And for the first time since basic needs tracking began in 2015, the study found an equal percentage — 14% — of students in both four-year and two-year colleges who experienced homelessness in the past year, said Mark Helsman, director of the Center for Policy and advocacy.

“This is due to rising rents, the inability of communities and institutions to build enough housing for students, and other rising college costs that are creating the perfect storm for students,” he said.

For some students, the lack of affordable housing can mean the difference between going to college or not. Others run up huge debts or live so precariously that they miss out on all the added benefits of higher education.

Jonathan Dena, a first-generation college student from the Sacramento area, almost gave up on UC Berkeley for lack of housing, even though it was his “dream program.” He found a studio in the well-subsidized Rochdale Apartments for less than $1,300 a month, but he may have to move because simple apartments could close for seismic repairs.

Dena, 29, wants to continue living within walking distance of campus so she can do well in college.

But an urbanist and student government housing commissioner said it was “a little scary” how high rents are near campus. Online listings showed a newer one-person bedroom for $3,700, as well as a 240-square-foot (22-square-meter) bedroom for two with a shared bathroom for almost $1,700 per person per month.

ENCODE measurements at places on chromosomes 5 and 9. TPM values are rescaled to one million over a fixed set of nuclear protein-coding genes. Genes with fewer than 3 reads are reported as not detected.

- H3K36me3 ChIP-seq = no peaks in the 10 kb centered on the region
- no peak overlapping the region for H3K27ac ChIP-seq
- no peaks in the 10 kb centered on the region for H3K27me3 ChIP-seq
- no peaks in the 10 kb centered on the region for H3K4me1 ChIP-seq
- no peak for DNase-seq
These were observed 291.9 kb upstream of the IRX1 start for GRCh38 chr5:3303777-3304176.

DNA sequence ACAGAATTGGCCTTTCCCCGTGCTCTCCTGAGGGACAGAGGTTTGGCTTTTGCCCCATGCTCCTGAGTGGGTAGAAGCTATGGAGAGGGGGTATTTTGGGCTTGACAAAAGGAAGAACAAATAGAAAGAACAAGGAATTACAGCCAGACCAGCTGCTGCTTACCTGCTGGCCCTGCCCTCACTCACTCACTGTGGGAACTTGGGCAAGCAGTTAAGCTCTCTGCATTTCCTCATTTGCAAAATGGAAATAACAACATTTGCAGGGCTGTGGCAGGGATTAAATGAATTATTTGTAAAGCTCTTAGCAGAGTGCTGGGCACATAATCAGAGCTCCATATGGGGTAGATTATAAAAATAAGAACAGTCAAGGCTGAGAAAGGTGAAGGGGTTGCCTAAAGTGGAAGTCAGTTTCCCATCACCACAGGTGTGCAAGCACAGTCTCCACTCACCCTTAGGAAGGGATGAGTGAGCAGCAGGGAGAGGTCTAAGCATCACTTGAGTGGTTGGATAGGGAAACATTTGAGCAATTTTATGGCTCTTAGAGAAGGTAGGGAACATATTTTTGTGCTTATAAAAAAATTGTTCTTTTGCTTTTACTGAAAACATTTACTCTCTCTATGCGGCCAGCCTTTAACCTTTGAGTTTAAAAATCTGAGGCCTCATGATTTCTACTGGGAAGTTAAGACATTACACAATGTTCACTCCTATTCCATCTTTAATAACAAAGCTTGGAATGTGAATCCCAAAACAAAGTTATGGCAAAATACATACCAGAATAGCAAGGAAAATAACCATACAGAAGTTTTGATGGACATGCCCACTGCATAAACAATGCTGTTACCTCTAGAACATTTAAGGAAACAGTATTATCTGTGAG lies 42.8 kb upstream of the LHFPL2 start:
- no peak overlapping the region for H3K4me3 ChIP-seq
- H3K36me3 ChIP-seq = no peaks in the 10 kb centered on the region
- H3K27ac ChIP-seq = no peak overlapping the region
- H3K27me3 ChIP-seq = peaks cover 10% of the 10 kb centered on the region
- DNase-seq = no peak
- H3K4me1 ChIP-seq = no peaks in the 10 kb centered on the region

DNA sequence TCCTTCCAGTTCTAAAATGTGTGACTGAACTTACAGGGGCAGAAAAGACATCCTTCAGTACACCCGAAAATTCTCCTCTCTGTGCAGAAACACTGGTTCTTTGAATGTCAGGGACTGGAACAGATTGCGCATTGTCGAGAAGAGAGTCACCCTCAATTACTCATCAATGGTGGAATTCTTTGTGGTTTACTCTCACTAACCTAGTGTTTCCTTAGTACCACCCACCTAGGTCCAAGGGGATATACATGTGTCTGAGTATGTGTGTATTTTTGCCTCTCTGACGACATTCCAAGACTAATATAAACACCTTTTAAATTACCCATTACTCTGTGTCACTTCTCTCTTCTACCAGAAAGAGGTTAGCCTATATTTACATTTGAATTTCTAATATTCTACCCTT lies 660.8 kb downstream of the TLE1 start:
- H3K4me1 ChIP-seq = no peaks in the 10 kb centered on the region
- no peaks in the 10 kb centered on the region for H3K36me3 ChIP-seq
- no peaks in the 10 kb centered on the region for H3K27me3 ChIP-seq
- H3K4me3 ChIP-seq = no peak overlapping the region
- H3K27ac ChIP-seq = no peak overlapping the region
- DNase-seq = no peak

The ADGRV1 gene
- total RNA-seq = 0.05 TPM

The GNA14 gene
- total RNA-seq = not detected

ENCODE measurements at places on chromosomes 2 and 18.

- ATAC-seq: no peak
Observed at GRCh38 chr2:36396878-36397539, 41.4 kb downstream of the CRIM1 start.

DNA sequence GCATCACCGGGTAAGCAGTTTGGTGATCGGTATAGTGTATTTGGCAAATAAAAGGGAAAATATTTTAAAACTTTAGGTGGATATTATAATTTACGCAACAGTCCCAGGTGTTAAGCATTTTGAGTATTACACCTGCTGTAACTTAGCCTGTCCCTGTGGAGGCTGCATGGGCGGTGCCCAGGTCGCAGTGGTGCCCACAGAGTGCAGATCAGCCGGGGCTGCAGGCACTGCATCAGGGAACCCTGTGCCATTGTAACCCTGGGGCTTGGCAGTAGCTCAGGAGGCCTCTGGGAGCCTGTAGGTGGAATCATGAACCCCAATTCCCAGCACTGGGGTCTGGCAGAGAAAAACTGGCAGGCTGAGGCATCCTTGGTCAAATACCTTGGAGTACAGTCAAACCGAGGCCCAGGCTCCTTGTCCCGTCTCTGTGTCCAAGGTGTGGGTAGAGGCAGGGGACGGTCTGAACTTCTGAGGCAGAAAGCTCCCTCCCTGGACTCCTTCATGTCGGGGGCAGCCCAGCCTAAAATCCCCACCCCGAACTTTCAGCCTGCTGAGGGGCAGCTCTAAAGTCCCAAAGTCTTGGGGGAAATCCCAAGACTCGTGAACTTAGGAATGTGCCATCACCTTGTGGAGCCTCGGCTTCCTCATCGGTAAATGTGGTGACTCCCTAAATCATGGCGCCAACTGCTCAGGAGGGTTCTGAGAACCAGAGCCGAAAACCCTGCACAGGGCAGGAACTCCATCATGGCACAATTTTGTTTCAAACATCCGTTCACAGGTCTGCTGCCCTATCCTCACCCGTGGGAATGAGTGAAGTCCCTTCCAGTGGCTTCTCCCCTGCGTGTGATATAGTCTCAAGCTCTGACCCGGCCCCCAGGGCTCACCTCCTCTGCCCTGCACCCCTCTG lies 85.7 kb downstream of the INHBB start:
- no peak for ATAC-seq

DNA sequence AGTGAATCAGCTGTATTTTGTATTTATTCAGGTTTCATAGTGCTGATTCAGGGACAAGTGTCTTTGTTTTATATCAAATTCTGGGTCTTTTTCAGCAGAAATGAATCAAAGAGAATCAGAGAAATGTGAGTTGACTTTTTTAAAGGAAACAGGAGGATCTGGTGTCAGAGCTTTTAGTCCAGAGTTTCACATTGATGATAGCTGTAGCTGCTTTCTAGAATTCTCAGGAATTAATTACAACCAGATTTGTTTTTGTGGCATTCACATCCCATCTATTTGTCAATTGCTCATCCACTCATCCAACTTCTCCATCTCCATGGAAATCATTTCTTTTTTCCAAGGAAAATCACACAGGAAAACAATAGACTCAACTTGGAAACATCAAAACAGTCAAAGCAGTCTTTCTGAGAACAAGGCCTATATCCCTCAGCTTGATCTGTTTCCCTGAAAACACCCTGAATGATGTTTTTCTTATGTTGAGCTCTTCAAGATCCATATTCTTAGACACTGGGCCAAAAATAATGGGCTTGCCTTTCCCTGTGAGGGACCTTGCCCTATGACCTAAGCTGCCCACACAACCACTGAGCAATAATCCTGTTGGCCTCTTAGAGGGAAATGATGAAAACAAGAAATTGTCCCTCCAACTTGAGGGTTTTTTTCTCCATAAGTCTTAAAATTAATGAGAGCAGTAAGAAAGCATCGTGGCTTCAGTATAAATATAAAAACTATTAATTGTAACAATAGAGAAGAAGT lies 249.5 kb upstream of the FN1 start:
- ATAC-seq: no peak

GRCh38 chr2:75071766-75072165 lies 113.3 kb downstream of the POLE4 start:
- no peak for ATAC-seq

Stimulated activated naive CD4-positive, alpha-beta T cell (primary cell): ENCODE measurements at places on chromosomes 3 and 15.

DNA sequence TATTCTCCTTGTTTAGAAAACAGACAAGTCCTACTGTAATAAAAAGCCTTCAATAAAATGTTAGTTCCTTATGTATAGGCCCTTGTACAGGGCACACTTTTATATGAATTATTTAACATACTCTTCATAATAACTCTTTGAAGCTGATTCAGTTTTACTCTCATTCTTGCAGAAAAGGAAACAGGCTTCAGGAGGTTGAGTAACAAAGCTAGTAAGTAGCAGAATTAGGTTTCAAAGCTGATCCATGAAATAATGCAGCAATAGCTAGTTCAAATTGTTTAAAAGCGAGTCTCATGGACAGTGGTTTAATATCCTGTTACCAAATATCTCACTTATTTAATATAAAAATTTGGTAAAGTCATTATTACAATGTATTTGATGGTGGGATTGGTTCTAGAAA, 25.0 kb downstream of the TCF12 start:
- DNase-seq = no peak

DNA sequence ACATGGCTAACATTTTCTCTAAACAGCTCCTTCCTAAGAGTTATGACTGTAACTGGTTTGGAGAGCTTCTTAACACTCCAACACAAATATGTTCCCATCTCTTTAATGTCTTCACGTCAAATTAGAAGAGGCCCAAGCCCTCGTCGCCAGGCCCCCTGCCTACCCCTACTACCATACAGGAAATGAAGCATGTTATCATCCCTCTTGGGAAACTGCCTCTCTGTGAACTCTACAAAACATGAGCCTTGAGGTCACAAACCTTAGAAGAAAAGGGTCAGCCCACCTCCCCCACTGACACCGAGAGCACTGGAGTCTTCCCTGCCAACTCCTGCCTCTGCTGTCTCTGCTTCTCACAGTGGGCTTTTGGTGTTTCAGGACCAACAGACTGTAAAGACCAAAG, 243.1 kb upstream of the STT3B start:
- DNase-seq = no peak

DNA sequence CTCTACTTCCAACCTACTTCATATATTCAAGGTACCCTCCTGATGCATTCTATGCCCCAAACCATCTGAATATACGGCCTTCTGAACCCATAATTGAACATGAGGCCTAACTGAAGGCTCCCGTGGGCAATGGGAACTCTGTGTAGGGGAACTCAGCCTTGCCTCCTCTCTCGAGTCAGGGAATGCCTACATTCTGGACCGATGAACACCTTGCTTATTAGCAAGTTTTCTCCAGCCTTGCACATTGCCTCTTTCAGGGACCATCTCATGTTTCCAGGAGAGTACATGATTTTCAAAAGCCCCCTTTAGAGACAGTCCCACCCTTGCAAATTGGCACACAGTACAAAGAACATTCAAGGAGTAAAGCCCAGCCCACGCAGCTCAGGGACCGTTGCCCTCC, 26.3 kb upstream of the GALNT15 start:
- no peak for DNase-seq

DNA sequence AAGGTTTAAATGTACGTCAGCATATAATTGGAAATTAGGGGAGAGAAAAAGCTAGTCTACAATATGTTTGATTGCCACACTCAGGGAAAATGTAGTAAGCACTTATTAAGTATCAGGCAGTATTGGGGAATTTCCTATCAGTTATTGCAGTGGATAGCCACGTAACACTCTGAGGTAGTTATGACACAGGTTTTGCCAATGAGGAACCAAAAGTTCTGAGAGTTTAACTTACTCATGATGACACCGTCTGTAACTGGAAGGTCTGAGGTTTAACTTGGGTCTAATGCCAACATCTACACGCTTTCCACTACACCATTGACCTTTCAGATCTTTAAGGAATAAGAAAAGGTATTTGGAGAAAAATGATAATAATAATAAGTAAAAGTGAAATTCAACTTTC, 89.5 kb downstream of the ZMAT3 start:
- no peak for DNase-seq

“If I go to school in Berkeley, I would like to live in Berkeley,” he said.

Nationwide, rents have risen 17% since March 2020, said Chris Salviati, senior economist at Apartment List, but growth has been higher in some popular college campuses. Chapel Hill, NC saw a 24% increase in rents and 31% in Tempe, Arizona.

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In some cases, rent increases have been exacerbated by a housing shortage on campus.

Demand for on-campus housing was so strong last fall that the University of Tampa offered new freshmen a break if they postponed their studies until fall 2022. According to Apartment List, rents in Florida have skyrocketed by almost 30% compared to last year. .

Rents in Knoxville have risen 36% since March 2020, and they could get worse after the University of Tennessee announced a new lottery system for its residences this fall, saying it needs to prioritize housing for its larger freshman class.